FIG. 5 is a schematic of circuitry to implement the MODES/WAKEUP block of FIG. 3. Low power mode bits 500 and 501 part of a system register in system block 102 and are set by processor 100 to specify which low power mode is to exist when an IDLE instruction is executed. Wakeup interrupt signals SYwakintsat(0:3) are connected to NOR gate 502. AND gate 506 asserts signal 507 if processor 100 is not suspended (signal SUSPEND), or halted (signal HALT), or in test mode (signal SCAN/PAUSE), and not in reset (signal RESET) and in idle state 204 (signal IDLE). AND gate 508 asserts signal SYplmod1sst when AND gate 515 indicates that low power mode 1 is set. Likewise, AND gate 510 asserts signal SYplnod2sst when AND gates 516-517 indicate that low power mode 2 or 3 is set. Signals SYplmod1sst and SYplmod2sst are connected to phase lock loop 306 and cause system clock 300 to stop when either signal is asserted. Signal SYlpmsst is connected to EEPROM 106 and EPROM 312 and cause them to go into low power mode when asserted. When low power mode 1 is set and SYplmodlsst is asserted, any wakeup interrupt will cause NOR gate 502 to de-assert its output which will cause SYplmod1sst to be deasserted. System clock 300 will be restarted in response to SYplmod1sst being de-asserted.
FIG. 6 is a block diagram of an interrupt structure of IC 10. Processor 100 is interconnected with a plurality of interrupt request signals IRQ1-7 and non maskable interrupt request signal NMI. Processor 100 has an interrupt masking circuit to selectively mask interrupt requests IRQ1-7. External interrupt circuit 600 is connected to signal NMI. Peripheral circuits 602, 604, 606, 608, and 610 are connected to various of request signals IRQ1-7, depending on the function of each peripheral. These peripheral circuits correspond to peripheral circuits 112-114 of FIG. 1. System interrupt circuit 612 comprises interrupt requests from various sources on IC 10. System interrupt circuit 612 is connected to interrupt request IRQ1. System interrupts are operational interrupts which invoke interrupt service routines, which are sequences of instructions, to provide processing service to the various peripheral circuits, as is well known.
FIG. 7 is a partial schematic of circuitry in IC 10 to receive external interrupts and other external signals. Input register 720 comprises a plurality of bits 720(0)-720(23). External pins 700(0)-700(23) are connected to respective bits of input register 720. Control register 710 comprises a plurality of bits 710(0)-710(23) which are connected to respective bits of input register 720. Control bits 710(n) function as enable bits such that a signal connected to an input of register 720 appears as an output of register 720 only if the corresponding control bit 710(n) is asserted. Signal 730 is connected to system interrupt circuit 612 and functions as a source of system interrupts. Selected bits of register 720 can be connected to signal 730, as indicated by connects 731. Thus, an external signal connected to pin 700(0), for example, may cause system interrupt signal 730 to be asserted, but only when control bit 710(0) is asserted. Likewise, an external signal connected to pin 700(5), for example, may cause system interrupt signal 730 to be asserted, but only when control bit 710(5) is asserted.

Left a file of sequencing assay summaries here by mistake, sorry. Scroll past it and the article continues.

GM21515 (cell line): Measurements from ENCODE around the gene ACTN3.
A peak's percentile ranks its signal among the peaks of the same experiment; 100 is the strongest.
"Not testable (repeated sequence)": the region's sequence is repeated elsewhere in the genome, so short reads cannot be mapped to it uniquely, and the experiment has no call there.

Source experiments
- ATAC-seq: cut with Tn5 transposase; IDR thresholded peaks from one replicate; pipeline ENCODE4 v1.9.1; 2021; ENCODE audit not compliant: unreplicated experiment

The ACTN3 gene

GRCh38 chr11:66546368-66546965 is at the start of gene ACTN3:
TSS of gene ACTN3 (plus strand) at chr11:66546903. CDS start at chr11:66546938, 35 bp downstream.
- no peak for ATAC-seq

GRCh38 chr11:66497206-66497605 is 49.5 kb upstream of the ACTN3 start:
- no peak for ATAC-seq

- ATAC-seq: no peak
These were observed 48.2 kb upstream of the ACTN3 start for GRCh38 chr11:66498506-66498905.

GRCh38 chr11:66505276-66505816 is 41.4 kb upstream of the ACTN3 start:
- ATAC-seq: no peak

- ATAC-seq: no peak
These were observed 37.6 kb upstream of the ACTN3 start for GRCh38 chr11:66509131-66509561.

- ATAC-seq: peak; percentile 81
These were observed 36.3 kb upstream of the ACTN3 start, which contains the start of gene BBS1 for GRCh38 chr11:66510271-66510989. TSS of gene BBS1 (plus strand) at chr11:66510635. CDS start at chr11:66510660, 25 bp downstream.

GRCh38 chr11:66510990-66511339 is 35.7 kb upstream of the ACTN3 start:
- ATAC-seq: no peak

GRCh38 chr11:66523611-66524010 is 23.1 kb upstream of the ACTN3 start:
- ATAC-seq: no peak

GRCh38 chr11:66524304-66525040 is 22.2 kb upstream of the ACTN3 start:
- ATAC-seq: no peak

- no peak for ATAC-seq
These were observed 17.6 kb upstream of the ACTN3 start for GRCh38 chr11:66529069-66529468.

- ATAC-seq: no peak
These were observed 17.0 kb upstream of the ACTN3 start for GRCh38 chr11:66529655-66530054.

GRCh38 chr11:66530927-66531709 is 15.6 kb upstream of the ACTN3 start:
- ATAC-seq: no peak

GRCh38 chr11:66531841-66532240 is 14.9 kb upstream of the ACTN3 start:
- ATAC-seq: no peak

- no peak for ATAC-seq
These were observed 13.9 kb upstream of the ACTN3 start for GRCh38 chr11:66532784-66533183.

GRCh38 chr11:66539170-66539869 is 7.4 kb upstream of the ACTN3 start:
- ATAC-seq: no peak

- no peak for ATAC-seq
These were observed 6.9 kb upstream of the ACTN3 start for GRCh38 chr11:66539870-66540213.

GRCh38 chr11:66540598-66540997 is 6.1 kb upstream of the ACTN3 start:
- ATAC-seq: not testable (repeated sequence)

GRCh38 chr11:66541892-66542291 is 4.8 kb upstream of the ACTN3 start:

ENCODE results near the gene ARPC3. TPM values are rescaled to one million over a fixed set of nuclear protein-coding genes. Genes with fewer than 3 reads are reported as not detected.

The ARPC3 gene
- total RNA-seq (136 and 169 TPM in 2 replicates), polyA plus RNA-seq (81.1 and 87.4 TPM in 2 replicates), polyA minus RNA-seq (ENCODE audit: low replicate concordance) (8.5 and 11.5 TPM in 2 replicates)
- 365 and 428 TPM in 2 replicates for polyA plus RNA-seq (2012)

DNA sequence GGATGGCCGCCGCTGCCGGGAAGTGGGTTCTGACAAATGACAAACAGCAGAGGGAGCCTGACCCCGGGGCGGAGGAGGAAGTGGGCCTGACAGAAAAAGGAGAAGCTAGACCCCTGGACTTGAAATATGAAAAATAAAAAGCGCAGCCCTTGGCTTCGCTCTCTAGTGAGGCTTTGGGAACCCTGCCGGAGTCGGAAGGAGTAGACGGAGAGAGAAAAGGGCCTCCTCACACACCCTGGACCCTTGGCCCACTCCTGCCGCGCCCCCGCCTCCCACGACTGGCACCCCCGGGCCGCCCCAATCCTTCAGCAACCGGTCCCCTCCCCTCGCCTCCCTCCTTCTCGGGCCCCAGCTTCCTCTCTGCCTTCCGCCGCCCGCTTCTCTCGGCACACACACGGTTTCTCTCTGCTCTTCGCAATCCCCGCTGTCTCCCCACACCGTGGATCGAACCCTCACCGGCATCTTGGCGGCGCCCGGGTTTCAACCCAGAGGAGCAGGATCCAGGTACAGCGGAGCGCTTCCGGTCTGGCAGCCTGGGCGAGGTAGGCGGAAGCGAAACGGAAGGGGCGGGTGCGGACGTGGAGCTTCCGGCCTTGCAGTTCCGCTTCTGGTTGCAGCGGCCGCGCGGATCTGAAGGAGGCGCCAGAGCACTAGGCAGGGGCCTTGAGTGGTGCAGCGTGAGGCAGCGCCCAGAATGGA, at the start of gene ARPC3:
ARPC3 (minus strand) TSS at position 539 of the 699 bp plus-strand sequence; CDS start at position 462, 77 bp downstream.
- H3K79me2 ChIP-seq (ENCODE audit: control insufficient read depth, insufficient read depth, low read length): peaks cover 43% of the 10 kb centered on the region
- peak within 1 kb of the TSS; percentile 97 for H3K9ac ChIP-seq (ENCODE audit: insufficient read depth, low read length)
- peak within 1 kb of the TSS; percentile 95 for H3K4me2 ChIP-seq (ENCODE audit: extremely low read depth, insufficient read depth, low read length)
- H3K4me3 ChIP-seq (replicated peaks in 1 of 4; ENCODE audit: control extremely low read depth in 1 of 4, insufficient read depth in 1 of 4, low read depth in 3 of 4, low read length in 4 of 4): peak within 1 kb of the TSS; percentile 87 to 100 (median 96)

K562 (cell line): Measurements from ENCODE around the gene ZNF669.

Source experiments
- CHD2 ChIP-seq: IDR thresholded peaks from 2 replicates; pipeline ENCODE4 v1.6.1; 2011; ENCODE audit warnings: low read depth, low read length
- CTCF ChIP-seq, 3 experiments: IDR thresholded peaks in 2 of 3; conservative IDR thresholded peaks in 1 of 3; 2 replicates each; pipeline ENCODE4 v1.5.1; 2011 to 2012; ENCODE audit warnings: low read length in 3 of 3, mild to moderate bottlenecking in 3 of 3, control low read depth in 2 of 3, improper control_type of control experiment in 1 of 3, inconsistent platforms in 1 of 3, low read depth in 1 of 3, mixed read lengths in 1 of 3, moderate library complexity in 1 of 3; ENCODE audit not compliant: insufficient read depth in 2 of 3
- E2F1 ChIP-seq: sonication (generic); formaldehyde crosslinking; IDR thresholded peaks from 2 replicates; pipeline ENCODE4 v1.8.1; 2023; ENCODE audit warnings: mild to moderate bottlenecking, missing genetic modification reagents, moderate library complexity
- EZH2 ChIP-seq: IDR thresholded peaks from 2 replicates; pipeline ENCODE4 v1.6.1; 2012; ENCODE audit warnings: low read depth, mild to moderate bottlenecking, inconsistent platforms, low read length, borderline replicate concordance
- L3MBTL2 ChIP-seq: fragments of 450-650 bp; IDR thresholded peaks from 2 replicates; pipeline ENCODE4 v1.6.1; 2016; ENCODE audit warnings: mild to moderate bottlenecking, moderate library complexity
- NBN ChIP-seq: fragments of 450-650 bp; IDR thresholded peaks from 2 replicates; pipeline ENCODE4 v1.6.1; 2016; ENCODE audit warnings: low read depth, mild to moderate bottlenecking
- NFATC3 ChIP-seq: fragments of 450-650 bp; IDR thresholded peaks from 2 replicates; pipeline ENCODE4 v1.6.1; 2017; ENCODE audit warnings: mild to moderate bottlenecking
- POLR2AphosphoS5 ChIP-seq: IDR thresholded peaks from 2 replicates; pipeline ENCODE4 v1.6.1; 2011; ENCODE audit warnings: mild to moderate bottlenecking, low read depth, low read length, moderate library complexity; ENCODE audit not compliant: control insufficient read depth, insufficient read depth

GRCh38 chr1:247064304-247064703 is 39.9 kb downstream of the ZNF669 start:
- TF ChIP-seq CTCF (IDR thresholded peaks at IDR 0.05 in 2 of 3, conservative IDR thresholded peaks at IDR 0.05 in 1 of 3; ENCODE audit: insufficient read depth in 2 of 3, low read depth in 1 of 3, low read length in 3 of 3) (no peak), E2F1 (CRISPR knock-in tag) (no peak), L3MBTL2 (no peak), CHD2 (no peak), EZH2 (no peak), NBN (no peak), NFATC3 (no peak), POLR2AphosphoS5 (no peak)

FIG. 8 is a schematic of the circuitry of FIG. 7 to allow interrupts to be provided to wakeup circuitry of FIG. 5, according to the present invention. Input register bit 720(0) is shown in detail and is representative of all the bits in input register 720. System clock 130 produces a master clock signal M and a slave clock signal S which are 180 degrees out of phase. Input synchronizer 800 is a two phase synchronizer, which is known in the art, which synchronizes a signal applied to pin 700(0) with system clock 130 in response to clock signals M and S. As described above, if a signal on pin 700(0) is asserted and control signal 710(0) is also asserted, then AND gate 804 will cause pull-down transistor 805 to pull signal 730 low which will assert system interrupt signal SYsysintsst.
According to a feature of the present invention, an interrupt signal on pin 700(0) could also be used as a wakeup interrupt. This is accomplished by connecting system interrupt signal SYsysintsst to NOR gate 502 so that a wakeup interrupt will occur whenever a system interrupt occurs if IC 10 is in low power mode 1. However, when IC 10 is in low power mode 1, system clock 130 is halted with clock signal M low and clock signal S high and synchronizer 800 is inoperable. Therefore, according to the present invention, signal LPM1 is connected to OR gate 802 so that synchronizer 800 will pass a signal from its input to its output while system clock 130 is stopped. Signal 810 bypasses latch 801, which is a second phase of synchronizer 800, and is connected to an input of AND gate 803. Keeper 806 functions to hold signal 730 in its last state between clock phases. RS latch 820 serves to hold wakeup signal SYsintwksat asserted until system clock 130 completes one cycle. Signals SYlbusensst and TAgbusensmt are bus enable signals which are used to disable buses during testing.